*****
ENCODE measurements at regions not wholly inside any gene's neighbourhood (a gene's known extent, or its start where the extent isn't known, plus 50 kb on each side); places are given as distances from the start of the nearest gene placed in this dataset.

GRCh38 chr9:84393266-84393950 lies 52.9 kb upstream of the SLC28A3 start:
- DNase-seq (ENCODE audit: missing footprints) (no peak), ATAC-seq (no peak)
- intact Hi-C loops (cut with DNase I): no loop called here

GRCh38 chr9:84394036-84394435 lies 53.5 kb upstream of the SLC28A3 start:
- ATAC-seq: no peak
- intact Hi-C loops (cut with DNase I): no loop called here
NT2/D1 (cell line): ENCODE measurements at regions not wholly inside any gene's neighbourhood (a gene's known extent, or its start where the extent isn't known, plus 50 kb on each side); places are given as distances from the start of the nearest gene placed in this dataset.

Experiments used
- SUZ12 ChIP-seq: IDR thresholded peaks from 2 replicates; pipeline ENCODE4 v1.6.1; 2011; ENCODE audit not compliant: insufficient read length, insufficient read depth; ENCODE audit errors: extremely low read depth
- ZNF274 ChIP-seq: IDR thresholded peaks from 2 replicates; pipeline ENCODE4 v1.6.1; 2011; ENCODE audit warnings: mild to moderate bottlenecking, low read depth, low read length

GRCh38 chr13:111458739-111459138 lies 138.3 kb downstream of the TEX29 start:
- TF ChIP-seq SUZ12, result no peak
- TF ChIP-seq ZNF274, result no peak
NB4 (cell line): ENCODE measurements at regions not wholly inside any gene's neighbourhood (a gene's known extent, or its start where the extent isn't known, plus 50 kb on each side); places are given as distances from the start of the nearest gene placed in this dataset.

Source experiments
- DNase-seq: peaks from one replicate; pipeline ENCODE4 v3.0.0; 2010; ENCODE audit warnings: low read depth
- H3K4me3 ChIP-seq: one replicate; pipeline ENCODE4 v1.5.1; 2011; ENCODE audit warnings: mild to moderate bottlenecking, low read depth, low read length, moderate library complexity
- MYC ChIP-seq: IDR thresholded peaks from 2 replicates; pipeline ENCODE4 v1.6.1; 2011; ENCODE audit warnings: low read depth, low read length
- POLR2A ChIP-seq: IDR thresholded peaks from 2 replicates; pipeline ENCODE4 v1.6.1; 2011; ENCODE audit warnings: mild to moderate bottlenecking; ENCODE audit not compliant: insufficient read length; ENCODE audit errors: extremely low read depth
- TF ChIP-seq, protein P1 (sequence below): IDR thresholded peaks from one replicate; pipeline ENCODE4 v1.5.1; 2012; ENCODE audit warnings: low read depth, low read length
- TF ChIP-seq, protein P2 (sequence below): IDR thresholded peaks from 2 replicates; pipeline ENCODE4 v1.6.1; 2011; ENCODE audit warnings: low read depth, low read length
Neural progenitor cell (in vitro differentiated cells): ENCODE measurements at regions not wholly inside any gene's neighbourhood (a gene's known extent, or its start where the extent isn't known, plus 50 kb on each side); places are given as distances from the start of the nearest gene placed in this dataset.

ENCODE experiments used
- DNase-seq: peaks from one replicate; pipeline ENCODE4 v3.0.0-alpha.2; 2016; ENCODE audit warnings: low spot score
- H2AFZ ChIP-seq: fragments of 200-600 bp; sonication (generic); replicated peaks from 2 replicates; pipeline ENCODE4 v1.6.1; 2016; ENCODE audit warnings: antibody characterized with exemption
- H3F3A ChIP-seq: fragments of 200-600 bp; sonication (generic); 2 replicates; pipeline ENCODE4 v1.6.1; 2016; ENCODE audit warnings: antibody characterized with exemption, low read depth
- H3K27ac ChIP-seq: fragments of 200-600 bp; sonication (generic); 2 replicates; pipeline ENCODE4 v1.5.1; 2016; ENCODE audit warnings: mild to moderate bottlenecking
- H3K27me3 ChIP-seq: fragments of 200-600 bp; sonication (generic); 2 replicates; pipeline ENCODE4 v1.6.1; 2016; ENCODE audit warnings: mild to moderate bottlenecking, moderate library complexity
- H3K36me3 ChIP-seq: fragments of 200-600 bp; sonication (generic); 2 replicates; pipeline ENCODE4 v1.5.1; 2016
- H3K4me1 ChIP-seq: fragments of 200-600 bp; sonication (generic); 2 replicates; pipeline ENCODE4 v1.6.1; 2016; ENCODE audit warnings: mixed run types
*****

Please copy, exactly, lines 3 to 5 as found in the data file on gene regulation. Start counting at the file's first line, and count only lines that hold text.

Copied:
- DNase-seq (ENCODE audit: missing footprints) (no peak), ATAC-seq (no peak)
- intact Hi-C loops (cut with DNase I): no loop called here

GRCh38 chr9:84394036-84394435 lies 53.5 kb upstream of the SLC28A3 start: